I have never read Frank Miller’s gritty noir comic that this film is based on. But even without any prior knowledge of the look, feel or mood of the comic, I have no problem making this declaration: in terms of accuracy when compared to its source material, Robert Rodriguez’s Sin City is the best adaptation of a comic book of all time. The fact that any novice can walk away feeling like they know what reading the comics are like is the best compliment I can pay the film.
That doesn’t mean this is the best movie from a comic book adaptation. There have been plenty of others that have worked better as movies—the original Batman, Spider-Man 2 and X2 all had better constructed stories. But this movie was all about one thing: becoming an all-digital rendering of the pages of the comic. That’s what it promises, and that’s what it delivers.
Okay, so it delivers more than just that. The film, as you can tell from the commercials, is a visual knockout. It was shot on digital video in a green room with the sets inserted digitally. The film is mostly in black-and-white, with a few notable exceptions. The overall result is something that jumps off the screen at you, simultaneously unreal and hyper-real.
Even if the impact of the visual style wears off, there’s still a lot to look at onscreen. Rodriguez and Miller, who’s given a director’s credit here because of the direct impact his work and presence had on the filming (Rodriguez believed with so much conviction that Miller should be credited, he was willing to leave the Director’s Guild because of it) present three stories here, all tangentially connected by a setting. That setting is Basin City, a town full of crooked cops, serial assassins, hookers and perverts. Each story focuses on a hard-boiled man who narrates the story with Raymond Chandler-esque dialog. Each one is trying to accomplish the same essential task: protect a woman’s honor from some lowlife who’s also integrated into the bureaucracy of the city – a corrupt cop, a senator’s son, a bishop.
Bruce Willis plays John Hartigan, the city’s last moral policeman. He’s trying to solve one last case before he’s forced into retirement. In the second story presented, comeback kid Mickey Rourke dons some prosthetic puffiness to play Marv, a deranged and deformed thug with an unnamed mental condition and a sense of honor towards women, especially the one prostitute who was willing to give him the time of day. Clive Owen plays Dwight, a serial killer with a surgically altered face so he can hide out from the law. In his vignette, he’s forced to team with his ex-lover, Gail (Rosario Dawson,) to cover up a murder that threatens the fragile truce between the Basin City police force and the army of whores in the neighborhood known as “Old Town.”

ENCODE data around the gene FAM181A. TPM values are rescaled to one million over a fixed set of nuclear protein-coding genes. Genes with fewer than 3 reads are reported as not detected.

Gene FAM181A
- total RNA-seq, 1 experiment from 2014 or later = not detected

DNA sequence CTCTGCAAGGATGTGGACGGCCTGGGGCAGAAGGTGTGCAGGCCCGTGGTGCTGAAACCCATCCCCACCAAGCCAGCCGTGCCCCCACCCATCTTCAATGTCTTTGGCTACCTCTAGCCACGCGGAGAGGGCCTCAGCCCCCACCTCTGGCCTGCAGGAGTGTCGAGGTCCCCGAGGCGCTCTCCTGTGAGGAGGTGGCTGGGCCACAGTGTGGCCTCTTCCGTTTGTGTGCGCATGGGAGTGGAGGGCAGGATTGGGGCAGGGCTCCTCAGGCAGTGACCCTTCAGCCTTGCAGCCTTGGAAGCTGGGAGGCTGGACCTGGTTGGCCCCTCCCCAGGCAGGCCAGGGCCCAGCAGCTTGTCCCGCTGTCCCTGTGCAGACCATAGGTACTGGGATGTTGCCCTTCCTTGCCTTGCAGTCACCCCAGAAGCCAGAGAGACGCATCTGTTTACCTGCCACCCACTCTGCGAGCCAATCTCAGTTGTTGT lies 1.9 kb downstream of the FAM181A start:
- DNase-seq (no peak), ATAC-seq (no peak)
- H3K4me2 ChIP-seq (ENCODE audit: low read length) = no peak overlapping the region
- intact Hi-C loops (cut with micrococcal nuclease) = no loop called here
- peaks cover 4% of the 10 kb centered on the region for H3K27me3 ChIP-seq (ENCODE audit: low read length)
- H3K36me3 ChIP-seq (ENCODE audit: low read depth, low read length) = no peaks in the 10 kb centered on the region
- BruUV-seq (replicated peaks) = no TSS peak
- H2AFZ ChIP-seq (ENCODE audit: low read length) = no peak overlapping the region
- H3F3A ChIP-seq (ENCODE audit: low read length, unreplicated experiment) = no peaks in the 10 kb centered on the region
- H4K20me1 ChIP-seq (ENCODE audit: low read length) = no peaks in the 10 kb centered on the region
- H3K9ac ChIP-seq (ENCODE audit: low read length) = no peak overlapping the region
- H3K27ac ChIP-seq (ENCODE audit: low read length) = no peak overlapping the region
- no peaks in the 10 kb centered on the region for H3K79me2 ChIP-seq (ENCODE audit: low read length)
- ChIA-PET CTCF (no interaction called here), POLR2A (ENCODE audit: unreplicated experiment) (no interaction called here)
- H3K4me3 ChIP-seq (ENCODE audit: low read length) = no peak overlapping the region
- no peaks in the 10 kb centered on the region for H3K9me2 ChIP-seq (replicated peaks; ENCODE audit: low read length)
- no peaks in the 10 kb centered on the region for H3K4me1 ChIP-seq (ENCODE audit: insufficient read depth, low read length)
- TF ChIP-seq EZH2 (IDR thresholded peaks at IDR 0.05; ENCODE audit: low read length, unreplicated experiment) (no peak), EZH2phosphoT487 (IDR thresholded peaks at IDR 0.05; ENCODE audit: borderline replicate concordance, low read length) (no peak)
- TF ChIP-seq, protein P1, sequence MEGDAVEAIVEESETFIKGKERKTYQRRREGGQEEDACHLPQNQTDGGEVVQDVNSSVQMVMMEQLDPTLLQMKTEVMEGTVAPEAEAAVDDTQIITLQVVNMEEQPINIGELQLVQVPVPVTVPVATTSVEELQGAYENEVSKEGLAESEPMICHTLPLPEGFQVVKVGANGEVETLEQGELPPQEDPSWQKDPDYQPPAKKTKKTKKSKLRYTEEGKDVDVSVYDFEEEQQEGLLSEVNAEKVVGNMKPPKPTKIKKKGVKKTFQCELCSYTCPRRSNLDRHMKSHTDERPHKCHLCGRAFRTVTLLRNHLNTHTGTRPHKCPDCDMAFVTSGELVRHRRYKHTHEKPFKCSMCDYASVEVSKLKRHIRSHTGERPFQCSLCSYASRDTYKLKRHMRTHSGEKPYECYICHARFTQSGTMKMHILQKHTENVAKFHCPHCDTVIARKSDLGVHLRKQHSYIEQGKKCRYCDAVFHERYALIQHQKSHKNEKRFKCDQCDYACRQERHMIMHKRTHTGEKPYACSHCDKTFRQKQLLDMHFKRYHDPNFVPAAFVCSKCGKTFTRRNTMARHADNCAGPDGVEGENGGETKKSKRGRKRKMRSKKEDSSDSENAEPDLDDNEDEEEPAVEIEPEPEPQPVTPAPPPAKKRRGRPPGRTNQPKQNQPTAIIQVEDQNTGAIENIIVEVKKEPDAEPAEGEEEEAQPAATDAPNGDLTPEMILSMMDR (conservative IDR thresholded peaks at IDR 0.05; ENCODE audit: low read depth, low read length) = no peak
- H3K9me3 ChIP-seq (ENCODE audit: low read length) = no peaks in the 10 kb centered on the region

Throw in the fact that Owen is dragged into his scenario because he’s trying to protect his current girlfriend Shellie (Brittany Murphy – is anyone else pleasantly surprised when she’s not completely annoying?) and you can realistically say you’re watching the same story three times. But it’s hard to notice these things when you’re watching great visuals and intense action. “Ultra-violence” doesn’t begin to cover it. There are severed limbs, decapitations, acts of cannibalism, hangings and ninja stars lodged in uncomfortable places. If the film wasn’t so stunning, you’d want to look away. It doesn’t reach the point of overload, thanks mainly to Rodriguez’s sense of where to place the moments of comic relief (particularly one character’s reaction to getting hit by an arrow, which might just be the funniest comic relief scene in any of these movies I’ve ever seen.) The performances are all pretty good too, including a surprisingly lucid Benicio Del Toro and Rourke, who, like Ron Perlman in Hellboy, brings out the human side of an absolute monster.
The downside of Rourke’s performance is that he’s so good Rodriguez obviously wanted to use him a lot, and therefore his narration is the most prevalent out of the four (I’ll leave the fourth as a surprise, even if it is the pre-credits sequence.) This sometimes lent the feel that he was still setting up his story rather than just letting us watch it. Every writing professor will drill this lesson into your head: show, don’t tell. Marv tells.
Also, the sequencing makes sense in the end – it’s interesting to see which character the little girl Hartigan saves at the beginning of the film morphs into (I refuse to spoil.) But it may have been nice if each chapter had a title card or something to delineate where each one ends and begins. Like in Pulp Fiction. Actually, the structure is such that it is impossible to talk about the film without at least mentioning Pulp Fiction, which is nice for writers, because it gives us an easy opportunity to mention that Quentin Tarantino guest-directed a segment. He was reportedly compensated $1 for his services as payback for the $1 work Rodriguez did on the score of Kill Bill. For the record, I would not have been able to determine which scene he directed had I not first read it somewhere else. That’s a credit to both men.
Truly, my complaints are minor. The segments aren’t intertwined, but this is not about a film coming together in the way you expect it to. Nor is it about the dialog or the performances, even if both are good. This is about recreating the experience of reading a comic book. I’d never had the pleasure until I saw the film. That may not make sense now, but if you see it, you’ll understand.
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